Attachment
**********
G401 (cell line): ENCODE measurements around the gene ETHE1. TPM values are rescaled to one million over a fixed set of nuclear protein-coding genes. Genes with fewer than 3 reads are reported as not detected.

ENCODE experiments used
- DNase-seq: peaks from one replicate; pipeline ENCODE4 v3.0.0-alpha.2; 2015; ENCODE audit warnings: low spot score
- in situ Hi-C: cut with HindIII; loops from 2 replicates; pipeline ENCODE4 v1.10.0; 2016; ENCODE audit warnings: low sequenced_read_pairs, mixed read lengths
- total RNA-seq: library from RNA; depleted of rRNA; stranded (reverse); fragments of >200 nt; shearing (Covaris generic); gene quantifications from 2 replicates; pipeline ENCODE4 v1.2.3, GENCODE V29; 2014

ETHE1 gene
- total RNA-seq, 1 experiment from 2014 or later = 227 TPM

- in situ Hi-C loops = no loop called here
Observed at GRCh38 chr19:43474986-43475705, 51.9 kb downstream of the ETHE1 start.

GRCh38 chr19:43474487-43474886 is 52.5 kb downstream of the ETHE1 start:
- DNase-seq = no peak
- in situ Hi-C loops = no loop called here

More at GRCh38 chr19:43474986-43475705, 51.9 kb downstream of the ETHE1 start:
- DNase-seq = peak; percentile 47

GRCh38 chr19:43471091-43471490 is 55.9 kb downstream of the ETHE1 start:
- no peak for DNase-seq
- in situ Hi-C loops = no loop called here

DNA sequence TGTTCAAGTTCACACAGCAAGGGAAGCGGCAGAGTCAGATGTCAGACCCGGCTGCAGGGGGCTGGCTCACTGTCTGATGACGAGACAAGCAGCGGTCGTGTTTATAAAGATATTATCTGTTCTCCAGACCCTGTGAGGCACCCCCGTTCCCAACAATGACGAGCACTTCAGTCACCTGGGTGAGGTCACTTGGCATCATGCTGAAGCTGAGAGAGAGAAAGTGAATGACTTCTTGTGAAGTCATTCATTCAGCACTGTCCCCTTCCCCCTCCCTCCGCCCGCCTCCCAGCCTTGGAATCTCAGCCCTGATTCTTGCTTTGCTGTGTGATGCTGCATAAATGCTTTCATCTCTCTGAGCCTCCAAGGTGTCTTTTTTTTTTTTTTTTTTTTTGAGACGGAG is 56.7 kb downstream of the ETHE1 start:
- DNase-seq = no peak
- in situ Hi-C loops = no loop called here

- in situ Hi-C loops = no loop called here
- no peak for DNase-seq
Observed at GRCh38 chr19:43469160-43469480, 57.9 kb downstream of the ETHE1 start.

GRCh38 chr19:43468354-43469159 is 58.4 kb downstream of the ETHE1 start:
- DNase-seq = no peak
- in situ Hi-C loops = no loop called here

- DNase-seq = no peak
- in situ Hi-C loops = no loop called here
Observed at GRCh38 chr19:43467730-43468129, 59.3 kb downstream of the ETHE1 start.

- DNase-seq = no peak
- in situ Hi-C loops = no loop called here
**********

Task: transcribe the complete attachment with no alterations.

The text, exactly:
G401 (cell line): ENCODE measurements around the gene ETHE1. TPM values are rescaled to one million over a fixed set of nuclear protein-coding genes. Genes with fewer than 3 reads are reported as not detected.

ENCODE experiments used
- DNase-seq: peaks from one replicate; pipeline ENCODE4 v3.0.0-alpha.2; 2015; ENCODE audit warnings: low spot score
- in situ Hi-C: cut with HindIII; loops from 2 replicates; pipeline ENCODE4 v1.10.0; 2016; ENCODE audit warnings: low sequenced_read_pairs, mixed read lengths
- total RNA-seq: library from RNA; depleted of rRNA; stranded (reverse); fragments of >200 nt; shearing (Covaris generic); gene quantifications from 2 replicates; pipeline ENCODE4 v1.2.3, GENCODE V29; 2014

ETHE1 gene
- total RNA-seq, 1 experiment from 2014 or later = 227 TPM

- in situ Hi-C loops = no loop called here
Observed at GRCh38 chr19:43474986-43475705, 51.9 kb downstream of the ETHE1 start.

GRCh38 chr19:43474487-43474886 is 52.5 kb downstream of the ETHE1 start:
- DNase-seq = no peak
- in situ Hi-C loops = no loop called here

More at GRCh38 chr19:43474986-43475705, 51.9 kb downstream of the ETHE1 start:
- DNase-seq = peak; percentile 47

GRCh38 chr19:43471091-43471490 is 55.9 kb downstream of the ETHE1 start:
- no peak for DNase-seq
- in situ Hi-C loops = no loop called here

DNA sequence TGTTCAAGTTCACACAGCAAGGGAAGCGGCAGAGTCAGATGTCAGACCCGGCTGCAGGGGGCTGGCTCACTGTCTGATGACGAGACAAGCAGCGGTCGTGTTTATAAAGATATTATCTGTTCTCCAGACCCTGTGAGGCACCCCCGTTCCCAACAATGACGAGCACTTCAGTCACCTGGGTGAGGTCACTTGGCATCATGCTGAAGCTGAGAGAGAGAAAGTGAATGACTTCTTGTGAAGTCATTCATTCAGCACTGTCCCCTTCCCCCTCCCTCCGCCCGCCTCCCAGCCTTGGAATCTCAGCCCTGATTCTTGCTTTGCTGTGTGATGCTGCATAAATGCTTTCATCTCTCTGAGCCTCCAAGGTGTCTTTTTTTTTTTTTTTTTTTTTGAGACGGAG is 56.7 kb downstream of the ETHE1 start:
- DNase-seq = no peak
- in situ Hi-C loops = no loop called here

- in situ Hi-C loops = no loop called here
- no peak for DNase-seq
Observed at GRCh38 chr19:43469160-43469480, 57.9 kb downstream of the ETHE1 start.

GRCh38 chr19:43468354-43469159 is 58.4 kb downstream of the ETHE1 start:
- DNase-seq = no peak
- in situ Hi-C loops = no loop called here

- DNase-seq = no peak
- in situ Hi-C loops = no loop called here
Observed at GRCh38 chr19:43467730-43468129, 59.3 kb downstream of the ETHE1 start.

- DNase-seq = no peak
- in situ Hi-C loops = no loop called here